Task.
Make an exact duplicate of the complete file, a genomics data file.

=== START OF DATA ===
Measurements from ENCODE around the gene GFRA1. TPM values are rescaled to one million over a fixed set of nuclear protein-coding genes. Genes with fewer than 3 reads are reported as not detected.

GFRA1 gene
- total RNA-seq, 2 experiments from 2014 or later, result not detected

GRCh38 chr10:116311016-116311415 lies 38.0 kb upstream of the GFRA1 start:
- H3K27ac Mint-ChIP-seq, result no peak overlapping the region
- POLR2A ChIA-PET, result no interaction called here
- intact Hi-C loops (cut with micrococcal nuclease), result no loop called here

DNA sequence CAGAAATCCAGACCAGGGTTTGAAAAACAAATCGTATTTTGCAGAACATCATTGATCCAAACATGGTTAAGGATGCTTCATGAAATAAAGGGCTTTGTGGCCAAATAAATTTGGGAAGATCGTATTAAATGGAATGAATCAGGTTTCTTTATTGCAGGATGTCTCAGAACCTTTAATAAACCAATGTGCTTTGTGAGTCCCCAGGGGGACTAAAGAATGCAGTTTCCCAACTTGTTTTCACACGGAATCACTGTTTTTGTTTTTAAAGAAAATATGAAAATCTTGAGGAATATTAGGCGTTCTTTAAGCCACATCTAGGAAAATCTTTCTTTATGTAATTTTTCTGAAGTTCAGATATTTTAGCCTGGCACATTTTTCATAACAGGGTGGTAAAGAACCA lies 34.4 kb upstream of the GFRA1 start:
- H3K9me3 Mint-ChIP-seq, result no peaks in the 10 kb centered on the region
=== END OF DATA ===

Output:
Measurements from ENCODE around the gene GFRA1. TPM values are rescaled to one million over a fixed set of nuclear protein-coding genes. Genes with fewer than 3 reads are reported as not detected.

GFRA1 gene
- total RNA-seq, 2 experiments from 2014 or later, result not detected

GRCh38 chr10:116311016-116311415 lies 38.0 kb upstream of the GFRA1 start:
- H3K27ac Mint-ChIP-seq, result no peak overlapping the region
- POLR2A ChIA-PET, result no interaction called here
- intact Hi-C loops (cut with micrococcal nuclease), result no loop called here

DNA sequence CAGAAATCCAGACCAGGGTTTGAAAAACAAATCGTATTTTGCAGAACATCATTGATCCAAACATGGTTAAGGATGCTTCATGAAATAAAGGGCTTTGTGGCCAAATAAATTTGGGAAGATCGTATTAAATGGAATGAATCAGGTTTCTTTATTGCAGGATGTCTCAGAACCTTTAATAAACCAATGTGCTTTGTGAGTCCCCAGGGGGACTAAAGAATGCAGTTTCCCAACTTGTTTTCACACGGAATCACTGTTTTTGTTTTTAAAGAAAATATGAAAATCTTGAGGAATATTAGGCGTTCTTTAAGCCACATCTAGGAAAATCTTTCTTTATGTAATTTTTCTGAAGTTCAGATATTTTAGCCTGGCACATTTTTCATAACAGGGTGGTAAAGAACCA lies 34.4 kb upstream of the GFRA1 start:
- H3K9me3 Mint-ChIP-seq, result no peaks in the 10 kb centered on the region